Restorative Justice Won’t Work Without This Crucial Piece

Illinois is one of the first states to try it.

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Cook County Associate Judge Stuart Katz wanted to try something completely different. The Illinois juvenile court judge was sick of the usual options: locking up young people or sentencing them to community service. More “creative” approaches, like mentoring or drug treatment programs, helped the kids who had been prosecuted, but they did little for the people those kids hurt, Katz says. “You also want to give back to the community,” he explains, “and back to the victim.”

So in 2011, he launched a program to give convicted youth the option to participate in a restorative justice process, in which people who cause harm, and those affected by their actions, are brought together for a facilitated dialogue. Together, they reach an agreement about how to repair whatever damage has been done. For a hungry child who stole a bag of Cheetos from a Target, such an agreement might involve a community nonprofit helping his family get food stamps, says Patrick Keenan-Devlin, executive director of the Moran Center for Youth Advocacy, an Illinois juvenile defense and social work nonprofit. In a hypothetical case of sexual assault, it might involve a perpetrator fully admitting their guilt to a survivor. Kids who successfully participated in the process set up by Katz, which was facilitated by a local Catholic restorative justice group, received community service credit that counted toward their sentence.

For the first 10 or so kids who opted in, the program was “hugely effective and transformative,” says Katz, who is now retired. One marker of its success was the recidivism of participants, which fell to almost zero. According to Katz, one child who was caught breaking into a police officer’s house ended up playing on a basketball team coached by the cop after they went through the process. “It was just amazing, and the sort of thing that absolutely never would have happened had it not been for that kind of a program,” Katz says. “That was so clearly the intent of the restorative justice program—to help these kids not recidivate, to help them understand, to let them get what help they needed, and to deal with this on a more personal level, and not just as a cold courtroom.”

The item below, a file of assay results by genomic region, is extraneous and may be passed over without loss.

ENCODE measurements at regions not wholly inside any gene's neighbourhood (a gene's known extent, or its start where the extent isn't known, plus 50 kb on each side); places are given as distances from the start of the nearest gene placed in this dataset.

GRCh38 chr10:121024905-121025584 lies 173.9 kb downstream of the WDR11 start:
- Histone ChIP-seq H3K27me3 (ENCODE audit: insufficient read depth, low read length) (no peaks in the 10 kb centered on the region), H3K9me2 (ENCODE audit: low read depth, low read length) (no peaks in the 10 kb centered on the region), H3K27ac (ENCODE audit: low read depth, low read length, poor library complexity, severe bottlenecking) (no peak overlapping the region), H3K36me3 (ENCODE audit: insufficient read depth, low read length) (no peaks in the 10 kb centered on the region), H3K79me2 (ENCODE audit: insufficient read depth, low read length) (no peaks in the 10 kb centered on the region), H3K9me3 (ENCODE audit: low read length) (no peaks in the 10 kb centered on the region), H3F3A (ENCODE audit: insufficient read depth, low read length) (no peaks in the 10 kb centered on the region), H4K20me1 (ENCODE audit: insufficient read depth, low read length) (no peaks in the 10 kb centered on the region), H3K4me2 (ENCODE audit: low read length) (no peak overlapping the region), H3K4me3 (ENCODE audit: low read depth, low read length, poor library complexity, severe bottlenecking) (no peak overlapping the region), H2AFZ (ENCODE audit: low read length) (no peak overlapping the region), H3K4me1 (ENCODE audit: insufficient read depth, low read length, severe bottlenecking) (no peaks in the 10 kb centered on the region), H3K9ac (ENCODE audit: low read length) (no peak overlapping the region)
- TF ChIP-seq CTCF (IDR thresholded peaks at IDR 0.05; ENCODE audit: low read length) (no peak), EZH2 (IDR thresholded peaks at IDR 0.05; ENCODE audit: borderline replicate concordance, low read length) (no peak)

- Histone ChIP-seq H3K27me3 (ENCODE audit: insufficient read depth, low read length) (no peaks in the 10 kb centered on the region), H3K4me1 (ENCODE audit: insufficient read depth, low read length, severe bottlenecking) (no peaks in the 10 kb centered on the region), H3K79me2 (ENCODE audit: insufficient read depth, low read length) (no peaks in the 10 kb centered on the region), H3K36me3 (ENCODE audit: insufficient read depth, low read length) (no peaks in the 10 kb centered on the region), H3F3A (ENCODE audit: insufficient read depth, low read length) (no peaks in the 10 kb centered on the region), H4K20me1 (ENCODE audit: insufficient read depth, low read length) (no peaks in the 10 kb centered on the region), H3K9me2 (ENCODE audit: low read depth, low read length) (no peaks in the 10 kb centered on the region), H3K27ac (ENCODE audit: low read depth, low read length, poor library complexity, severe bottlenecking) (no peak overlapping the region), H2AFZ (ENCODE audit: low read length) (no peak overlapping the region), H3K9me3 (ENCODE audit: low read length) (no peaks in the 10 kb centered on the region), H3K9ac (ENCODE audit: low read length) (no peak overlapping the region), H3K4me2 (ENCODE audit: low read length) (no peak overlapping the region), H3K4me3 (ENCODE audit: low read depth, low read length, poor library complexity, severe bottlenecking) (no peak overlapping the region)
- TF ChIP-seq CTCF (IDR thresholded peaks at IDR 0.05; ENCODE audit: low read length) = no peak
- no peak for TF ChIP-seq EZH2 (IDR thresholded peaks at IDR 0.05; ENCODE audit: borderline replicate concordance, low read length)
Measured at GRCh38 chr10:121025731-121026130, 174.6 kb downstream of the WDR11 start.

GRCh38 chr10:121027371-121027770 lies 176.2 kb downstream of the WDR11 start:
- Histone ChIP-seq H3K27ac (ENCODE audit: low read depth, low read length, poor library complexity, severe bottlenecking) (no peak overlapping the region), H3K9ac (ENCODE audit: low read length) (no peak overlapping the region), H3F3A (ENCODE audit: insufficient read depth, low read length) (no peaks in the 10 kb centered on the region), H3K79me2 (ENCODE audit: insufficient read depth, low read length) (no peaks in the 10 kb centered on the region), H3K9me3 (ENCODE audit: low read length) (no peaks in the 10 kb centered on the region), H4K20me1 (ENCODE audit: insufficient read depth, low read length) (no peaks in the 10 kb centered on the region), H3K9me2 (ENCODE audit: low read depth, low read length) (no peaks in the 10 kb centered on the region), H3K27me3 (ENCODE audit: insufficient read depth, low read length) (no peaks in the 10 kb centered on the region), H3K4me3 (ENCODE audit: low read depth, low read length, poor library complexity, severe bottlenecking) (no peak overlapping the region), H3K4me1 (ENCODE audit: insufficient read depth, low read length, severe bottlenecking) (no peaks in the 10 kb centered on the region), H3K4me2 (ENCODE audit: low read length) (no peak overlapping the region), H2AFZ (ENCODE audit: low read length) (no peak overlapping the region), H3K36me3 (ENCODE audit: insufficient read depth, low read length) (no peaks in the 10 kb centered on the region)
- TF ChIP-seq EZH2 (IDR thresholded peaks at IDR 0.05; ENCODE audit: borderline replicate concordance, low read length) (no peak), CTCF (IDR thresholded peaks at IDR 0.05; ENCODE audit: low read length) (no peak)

But it wouldn’t last. Before long, public defenders started declining Katz’s offers for restorative justice, worried that whatever their young clients admitted during the process might later be used against them in court. “Just like any other criminal defense lawyer, they’re not going to allow their client to incriminate themselves,” says Amy Campanelli, the former chief public defender in Cook County. Restorative justice, Campanelli explains, involves an open discussion about why a person did what they did, to get to the root causes of a harmful behavior. But if, for example, a participant arrested for selling heroin to an undercover cop says they dealt drugs for years to support an addiction, what’s to stop a prosecutor from tacking on additional possession and trafficking charges? Even when restorative justice practitioners use their own confidentiality agreements, “people can drive Mack trucks through loopholes within those,” Keenan-Devlin says.